Inflammation of the Eyelid

Blepharitis or inflammation of the eyelid is one of the most common long term disorder of the eyes, affecting the edge of the eyelids and the eyelash hair follicles. It is inflammation of the eyelids and results in eye discomfort, redness, burning, itching, light sensitivity, sandy, gritty or foreign body sensation that is usually worse on awakening.

Understanding the cause and background will help explain why some alternative treatments used by doctors are effective.

Note: More information on the science of the solution to inflammation of the eyelid at the bottom.

Using a simple logic of controlling blepharitis, it may be possible to reduce the blepharitis related complications.

There are two forms and three kinds of blepharitis, all three being chronic or long term.

Blepharitis can be anterior or posterior. Anterior blepharitis affects the area of the eyelashes, caused by bacterial infection or seborrheic dermatitis. Posterior blepharitis is the MGD form found below. Like the anterior form, it may accompany seborrheic dermatitis.

Staphylococcal Blepharitis (affects those in their early 40s with brief history of eye problems).

This results in scaling and crusting along eyelashes.

Seborrheic Blepharitis (Generally older patients with longer history of eye problems).

Often results in a greasy scaling along eyelashes and seborrheic dermatitis may be present.

MGD Blepharitis or Meibomian gland become unable to secrete due to the damage caused by inflammation. (Generally older patients with longer history of eye problems)

Notable blood vessels cross the eyelid margins. There is a problem for the glands that secrete meibomian secretions. Rosacea and seborrheic dermatitis may be present. Accutane is associated with causing blepharitis, a negative side effect.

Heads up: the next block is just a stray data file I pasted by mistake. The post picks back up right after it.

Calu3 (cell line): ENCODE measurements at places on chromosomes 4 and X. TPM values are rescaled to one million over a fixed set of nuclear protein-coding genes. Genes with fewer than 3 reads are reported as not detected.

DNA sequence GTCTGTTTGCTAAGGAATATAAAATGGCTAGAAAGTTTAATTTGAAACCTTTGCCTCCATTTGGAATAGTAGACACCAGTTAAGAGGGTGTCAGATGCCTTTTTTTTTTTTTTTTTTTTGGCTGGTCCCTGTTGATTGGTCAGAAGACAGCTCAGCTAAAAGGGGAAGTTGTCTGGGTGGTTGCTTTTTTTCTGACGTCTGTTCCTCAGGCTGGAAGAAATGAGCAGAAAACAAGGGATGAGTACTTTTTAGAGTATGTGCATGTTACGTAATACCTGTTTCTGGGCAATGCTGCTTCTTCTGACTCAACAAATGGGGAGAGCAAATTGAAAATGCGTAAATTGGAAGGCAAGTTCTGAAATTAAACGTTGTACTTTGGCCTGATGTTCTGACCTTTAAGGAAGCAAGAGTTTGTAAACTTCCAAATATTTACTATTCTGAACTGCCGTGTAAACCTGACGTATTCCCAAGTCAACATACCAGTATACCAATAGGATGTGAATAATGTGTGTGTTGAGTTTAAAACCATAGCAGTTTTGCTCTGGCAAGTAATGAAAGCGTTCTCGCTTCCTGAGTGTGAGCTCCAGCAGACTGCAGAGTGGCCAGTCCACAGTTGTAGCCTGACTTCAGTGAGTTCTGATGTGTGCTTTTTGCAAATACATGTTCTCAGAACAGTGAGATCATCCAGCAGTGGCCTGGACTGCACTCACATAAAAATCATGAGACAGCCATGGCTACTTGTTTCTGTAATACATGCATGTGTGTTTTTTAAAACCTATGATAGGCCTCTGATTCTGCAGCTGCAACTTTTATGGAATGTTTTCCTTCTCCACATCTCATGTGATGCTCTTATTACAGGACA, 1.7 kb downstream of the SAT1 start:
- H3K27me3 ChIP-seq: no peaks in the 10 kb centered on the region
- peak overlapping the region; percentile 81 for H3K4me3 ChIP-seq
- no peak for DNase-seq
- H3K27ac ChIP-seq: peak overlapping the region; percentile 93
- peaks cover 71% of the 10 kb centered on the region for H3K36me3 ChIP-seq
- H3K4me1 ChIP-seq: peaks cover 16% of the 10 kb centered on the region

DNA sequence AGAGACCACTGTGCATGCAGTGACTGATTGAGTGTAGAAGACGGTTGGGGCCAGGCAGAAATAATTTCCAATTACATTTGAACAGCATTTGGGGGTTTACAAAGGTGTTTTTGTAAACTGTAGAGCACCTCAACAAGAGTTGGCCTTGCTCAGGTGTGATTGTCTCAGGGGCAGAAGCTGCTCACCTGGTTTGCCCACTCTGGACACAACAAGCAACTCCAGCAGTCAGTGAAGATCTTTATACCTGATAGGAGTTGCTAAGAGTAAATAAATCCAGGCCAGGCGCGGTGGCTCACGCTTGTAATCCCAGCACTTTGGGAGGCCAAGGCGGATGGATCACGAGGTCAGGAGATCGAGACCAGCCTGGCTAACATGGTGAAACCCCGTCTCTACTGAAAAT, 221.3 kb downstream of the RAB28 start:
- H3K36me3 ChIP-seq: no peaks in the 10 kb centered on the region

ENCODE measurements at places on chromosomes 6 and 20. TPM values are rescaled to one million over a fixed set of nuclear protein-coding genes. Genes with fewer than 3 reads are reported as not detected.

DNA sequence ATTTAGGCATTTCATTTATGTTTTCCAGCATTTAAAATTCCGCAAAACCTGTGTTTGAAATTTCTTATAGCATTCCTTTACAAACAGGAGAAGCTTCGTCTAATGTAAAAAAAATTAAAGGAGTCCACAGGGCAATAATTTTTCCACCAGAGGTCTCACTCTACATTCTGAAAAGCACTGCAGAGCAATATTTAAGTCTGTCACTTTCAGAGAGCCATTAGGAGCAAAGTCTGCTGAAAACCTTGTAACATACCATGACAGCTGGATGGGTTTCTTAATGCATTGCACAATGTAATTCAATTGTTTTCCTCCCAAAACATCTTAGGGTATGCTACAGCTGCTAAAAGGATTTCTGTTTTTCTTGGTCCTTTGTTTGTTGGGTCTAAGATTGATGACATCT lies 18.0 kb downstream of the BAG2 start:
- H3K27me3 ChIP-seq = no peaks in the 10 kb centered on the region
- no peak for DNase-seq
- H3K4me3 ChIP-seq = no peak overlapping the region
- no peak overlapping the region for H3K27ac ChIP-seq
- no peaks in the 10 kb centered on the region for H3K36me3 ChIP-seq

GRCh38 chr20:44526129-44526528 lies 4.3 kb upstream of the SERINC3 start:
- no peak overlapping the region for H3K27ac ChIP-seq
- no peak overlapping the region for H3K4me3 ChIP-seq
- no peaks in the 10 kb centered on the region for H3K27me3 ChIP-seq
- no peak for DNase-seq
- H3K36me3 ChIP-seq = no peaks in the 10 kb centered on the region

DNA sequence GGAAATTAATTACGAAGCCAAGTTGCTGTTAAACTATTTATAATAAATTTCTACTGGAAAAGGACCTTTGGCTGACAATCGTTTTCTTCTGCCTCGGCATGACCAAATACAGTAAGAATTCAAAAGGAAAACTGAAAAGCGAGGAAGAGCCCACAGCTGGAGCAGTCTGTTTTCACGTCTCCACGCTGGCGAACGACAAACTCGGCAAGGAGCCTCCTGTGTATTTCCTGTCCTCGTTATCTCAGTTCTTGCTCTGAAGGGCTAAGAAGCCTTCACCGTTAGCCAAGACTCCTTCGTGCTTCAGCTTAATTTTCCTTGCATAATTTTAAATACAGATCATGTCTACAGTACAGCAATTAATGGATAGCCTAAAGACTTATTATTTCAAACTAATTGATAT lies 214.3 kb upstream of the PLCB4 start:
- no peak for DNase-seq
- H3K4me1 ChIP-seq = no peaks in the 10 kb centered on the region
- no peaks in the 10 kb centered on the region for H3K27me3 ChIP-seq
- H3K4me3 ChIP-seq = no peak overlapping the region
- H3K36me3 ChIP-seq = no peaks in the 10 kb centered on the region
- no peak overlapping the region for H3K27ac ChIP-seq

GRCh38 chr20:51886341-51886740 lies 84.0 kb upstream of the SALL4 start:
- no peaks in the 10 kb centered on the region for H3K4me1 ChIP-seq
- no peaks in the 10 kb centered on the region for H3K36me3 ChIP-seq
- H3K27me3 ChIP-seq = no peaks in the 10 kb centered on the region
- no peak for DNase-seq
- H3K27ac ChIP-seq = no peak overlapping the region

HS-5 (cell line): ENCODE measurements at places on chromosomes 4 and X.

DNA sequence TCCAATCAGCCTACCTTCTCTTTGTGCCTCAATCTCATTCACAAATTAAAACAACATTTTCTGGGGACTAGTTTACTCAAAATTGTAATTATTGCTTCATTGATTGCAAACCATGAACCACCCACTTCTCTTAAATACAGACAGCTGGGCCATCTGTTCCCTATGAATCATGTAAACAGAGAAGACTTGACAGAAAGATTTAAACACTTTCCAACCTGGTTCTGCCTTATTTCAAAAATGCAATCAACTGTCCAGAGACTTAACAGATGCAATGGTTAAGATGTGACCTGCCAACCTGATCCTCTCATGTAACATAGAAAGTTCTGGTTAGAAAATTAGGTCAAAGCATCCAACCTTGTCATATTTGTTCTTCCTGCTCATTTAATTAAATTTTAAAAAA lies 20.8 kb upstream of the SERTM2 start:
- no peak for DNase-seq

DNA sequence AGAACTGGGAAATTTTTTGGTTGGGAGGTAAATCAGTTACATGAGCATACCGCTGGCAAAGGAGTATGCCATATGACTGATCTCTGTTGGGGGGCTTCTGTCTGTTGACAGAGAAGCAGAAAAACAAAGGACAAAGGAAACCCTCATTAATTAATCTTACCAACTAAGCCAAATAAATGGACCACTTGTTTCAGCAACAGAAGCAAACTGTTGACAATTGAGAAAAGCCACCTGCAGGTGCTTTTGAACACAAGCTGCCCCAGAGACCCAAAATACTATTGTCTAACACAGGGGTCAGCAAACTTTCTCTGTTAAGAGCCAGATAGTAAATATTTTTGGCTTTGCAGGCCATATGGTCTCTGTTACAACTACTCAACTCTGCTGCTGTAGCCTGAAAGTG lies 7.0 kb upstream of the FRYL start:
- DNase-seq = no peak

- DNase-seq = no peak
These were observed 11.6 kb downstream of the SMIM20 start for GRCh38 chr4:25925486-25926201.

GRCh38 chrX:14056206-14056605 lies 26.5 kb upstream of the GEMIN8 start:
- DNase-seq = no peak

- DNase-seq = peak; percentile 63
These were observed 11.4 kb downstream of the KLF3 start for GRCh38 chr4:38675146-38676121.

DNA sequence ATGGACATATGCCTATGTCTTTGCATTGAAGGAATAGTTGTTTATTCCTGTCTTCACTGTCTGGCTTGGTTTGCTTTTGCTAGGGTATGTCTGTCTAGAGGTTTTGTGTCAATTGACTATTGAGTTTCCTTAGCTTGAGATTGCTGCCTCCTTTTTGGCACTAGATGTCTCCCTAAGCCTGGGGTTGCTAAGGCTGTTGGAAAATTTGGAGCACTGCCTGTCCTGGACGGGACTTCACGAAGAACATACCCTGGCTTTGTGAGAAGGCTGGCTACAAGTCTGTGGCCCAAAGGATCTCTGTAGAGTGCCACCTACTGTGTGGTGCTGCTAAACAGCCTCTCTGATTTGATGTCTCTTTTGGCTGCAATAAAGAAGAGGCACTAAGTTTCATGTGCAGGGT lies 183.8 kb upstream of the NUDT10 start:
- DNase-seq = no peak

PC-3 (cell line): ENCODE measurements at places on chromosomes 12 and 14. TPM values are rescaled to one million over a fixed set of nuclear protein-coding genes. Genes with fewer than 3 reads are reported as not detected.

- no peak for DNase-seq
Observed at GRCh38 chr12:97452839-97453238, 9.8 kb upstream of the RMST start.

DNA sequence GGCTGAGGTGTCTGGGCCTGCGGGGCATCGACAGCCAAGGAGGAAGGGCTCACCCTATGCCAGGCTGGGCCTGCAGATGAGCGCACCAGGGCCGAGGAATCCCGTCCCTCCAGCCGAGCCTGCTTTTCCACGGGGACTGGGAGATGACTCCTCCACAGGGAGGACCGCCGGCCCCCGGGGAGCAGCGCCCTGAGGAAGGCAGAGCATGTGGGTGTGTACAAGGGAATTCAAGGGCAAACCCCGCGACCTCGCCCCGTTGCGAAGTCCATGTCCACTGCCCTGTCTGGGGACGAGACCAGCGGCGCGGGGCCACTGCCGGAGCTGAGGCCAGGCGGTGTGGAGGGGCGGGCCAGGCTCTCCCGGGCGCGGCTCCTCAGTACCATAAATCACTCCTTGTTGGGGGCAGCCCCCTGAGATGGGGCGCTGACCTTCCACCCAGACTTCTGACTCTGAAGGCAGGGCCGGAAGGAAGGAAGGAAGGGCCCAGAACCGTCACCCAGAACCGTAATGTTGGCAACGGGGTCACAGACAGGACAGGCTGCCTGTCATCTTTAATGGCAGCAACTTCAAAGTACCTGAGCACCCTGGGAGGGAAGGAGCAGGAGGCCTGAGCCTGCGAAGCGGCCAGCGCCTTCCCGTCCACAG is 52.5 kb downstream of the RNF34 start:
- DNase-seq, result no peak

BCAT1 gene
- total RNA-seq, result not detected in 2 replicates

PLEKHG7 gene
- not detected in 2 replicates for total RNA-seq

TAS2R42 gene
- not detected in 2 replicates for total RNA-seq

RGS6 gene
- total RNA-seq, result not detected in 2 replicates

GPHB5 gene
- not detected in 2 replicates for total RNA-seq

One theory holds that the changes may be the result of oxidative damage of some of the essential molecules produced in the meibomian glands called phosphatidylethanolamine and sphingomyelin. These help the oily layer of tear film maintain its structural integrity. Once these molecules are broken down or become defective as a result of oxidation, the protection of the tear film is lost, resulting in increased tear evaporation, dryness and irritation of the eyes.

Treatments for Blepharitis

Studies using oral supplementation with NAC or N-acetylcysteine have been found to be helpful those suffering with chronic posterior blepharitis (Cornea (2002;21:164?8). The study involved 40 patients suffering with chronic posterior blepharitis.

They were divided into groups to receive either a standard therapy alone (control group). The standard therapy included topical steroids, antibiotics, warm compresses to the eye lids 2 times a day and the use of artificial tears.

The test group were taking 100 mg three times per day for eight weeks.

The conclusion was that, although this is preliminary, NAC could provide relief from this difficult to treat condition. NAC is a precursor of glutathione, a natural intercellular antioxidant. Supplementation with NAC or whey protein isolate, the bioactive form of cysteine, has been shown to increase glutathione levels in various tissues of the body. It is felt that the tear film is normalized because of the antioxidant properties of glutathione.